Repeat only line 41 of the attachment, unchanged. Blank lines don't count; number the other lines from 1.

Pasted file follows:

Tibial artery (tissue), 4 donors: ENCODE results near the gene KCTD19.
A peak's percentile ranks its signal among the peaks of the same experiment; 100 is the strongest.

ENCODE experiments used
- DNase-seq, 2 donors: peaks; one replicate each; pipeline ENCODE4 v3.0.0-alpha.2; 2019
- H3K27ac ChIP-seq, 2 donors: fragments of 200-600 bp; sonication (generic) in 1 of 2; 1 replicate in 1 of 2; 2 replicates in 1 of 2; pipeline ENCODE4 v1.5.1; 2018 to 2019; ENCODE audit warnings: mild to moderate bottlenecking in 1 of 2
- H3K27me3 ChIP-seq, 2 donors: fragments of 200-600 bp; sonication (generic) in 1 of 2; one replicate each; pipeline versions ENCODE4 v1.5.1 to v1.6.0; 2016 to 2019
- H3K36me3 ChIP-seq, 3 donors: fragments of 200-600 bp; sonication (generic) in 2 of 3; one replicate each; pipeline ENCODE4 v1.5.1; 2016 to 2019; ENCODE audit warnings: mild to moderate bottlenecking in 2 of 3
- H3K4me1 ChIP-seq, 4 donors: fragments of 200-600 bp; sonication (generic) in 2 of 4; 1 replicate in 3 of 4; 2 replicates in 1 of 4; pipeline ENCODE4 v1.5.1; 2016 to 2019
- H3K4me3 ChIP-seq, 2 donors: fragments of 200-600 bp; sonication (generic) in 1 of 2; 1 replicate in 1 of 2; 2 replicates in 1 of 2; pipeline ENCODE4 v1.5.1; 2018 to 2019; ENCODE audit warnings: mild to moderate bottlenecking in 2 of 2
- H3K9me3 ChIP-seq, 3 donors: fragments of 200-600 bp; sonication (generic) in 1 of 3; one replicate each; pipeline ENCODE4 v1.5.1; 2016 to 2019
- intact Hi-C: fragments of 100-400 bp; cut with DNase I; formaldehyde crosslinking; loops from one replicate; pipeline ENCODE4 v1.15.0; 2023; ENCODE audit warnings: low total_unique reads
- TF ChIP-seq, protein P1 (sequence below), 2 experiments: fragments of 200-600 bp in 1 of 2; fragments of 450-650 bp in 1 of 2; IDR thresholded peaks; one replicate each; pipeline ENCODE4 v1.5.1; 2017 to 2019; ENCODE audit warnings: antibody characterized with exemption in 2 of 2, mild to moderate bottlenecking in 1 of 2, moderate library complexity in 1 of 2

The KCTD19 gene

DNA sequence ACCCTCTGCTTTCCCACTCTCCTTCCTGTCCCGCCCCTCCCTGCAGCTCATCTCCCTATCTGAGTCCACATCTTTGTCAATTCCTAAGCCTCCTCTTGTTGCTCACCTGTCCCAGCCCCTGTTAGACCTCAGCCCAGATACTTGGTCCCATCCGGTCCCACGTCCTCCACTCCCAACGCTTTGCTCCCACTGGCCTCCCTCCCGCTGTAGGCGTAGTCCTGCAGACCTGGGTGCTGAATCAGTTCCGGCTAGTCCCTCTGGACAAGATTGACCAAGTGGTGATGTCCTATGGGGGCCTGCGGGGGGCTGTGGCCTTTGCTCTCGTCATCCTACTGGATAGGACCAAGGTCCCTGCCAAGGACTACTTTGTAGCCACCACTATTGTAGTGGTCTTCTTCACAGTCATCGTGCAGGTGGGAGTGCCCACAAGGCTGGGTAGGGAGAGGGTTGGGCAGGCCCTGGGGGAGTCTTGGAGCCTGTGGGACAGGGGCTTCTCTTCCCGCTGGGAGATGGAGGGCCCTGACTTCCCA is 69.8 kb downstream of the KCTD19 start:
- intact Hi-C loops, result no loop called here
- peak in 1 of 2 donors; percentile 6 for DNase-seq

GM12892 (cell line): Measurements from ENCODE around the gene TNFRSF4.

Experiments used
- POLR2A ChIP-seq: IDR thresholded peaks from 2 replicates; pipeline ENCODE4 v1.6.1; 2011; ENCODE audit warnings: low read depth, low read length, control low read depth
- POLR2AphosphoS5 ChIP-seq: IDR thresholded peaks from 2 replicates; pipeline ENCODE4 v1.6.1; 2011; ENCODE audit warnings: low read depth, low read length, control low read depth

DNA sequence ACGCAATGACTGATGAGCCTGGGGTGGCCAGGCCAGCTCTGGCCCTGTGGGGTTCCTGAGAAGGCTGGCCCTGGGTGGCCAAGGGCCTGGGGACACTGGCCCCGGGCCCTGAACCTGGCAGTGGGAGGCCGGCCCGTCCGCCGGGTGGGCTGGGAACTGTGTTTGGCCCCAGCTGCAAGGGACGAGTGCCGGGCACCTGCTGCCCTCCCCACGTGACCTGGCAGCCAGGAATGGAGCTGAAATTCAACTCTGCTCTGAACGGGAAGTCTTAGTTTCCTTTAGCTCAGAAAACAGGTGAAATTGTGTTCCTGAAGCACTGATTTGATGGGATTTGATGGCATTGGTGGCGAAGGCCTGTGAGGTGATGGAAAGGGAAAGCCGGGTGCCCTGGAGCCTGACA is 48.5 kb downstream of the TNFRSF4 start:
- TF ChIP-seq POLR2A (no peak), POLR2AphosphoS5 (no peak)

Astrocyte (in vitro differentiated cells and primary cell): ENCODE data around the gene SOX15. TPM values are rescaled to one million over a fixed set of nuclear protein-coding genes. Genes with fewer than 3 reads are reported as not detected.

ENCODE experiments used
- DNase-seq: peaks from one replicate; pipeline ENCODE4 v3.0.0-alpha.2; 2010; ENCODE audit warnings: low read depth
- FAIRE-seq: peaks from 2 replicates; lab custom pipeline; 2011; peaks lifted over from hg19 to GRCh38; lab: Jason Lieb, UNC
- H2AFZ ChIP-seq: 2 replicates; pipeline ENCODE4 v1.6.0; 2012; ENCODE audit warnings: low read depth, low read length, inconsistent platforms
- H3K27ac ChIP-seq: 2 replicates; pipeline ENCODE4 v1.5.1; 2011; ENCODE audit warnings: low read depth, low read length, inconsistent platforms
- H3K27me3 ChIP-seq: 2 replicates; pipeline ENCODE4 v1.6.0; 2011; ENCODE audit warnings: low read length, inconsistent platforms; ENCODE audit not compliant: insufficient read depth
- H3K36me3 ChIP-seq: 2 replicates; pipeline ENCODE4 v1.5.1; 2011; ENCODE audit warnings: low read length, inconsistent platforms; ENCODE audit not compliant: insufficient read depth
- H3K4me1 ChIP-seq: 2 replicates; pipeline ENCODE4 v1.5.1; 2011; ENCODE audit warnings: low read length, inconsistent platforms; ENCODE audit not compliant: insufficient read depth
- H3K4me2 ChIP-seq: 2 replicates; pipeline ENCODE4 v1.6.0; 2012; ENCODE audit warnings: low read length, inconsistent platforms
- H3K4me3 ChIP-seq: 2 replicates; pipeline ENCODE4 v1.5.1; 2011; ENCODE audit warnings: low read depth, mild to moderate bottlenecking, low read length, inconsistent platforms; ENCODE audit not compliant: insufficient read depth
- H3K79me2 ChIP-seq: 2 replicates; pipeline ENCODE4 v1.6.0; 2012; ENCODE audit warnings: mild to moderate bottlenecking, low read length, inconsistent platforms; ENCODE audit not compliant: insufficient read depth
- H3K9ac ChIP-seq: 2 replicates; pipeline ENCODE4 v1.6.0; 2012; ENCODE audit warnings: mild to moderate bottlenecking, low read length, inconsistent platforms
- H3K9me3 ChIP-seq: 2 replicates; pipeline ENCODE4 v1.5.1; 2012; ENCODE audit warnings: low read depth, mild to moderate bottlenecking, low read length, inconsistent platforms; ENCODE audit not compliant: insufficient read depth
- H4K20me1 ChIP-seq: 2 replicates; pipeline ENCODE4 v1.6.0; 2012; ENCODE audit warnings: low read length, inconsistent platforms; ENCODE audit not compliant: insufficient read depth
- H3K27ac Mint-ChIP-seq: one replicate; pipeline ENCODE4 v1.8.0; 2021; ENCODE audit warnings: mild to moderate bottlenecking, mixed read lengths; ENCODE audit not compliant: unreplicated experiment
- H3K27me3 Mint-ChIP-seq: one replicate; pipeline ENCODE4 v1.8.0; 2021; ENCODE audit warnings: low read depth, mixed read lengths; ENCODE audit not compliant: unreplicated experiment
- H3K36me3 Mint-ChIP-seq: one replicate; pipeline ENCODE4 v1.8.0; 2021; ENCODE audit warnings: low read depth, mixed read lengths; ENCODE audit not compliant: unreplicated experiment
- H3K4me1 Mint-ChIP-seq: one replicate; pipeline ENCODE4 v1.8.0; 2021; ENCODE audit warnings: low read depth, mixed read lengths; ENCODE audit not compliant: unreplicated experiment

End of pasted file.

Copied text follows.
- H3K4me1 Mint-ChIP-seq: one replicate; pipeline ENCODE4 v1.8.0; 2021; ENCODE audit warnings: low read depth, mixed read lengths; ENCODE audit not compliant: unreplicated experiment